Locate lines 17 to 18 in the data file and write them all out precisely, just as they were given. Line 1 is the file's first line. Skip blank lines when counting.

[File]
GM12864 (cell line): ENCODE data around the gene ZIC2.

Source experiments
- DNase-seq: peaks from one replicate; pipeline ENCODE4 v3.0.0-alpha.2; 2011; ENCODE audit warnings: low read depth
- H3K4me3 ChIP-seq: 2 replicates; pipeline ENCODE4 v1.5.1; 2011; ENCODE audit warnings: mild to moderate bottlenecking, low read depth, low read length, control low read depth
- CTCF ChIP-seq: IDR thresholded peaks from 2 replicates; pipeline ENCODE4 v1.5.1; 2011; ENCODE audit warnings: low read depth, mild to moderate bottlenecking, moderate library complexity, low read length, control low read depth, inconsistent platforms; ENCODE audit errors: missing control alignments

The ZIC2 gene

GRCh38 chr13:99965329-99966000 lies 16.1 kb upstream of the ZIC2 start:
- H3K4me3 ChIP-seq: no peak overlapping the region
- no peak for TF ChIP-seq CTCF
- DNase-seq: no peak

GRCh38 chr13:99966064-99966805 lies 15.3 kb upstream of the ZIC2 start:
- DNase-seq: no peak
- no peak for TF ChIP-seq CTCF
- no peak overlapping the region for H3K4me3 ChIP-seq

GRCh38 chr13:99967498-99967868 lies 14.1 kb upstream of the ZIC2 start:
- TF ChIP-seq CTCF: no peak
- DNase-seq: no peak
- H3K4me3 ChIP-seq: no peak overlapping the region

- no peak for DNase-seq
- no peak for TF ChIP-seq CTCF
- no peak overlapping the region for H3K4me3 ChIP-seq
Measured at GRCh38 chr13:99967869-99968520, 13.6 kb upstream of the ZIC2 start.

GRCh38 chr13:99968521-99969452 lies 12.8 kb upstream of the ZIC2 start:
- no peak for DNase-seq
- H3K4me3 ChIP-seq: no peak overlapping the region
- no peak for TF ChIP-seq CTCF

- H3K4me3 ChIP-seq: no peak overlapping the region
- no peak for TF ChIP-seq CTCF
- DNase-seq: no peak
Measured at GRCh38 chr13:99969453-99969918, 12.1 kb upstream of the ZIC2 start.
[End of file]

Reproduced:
- DNase-seq: no peak
- H3K4me3 ChIP-seq: no peak overlapping the region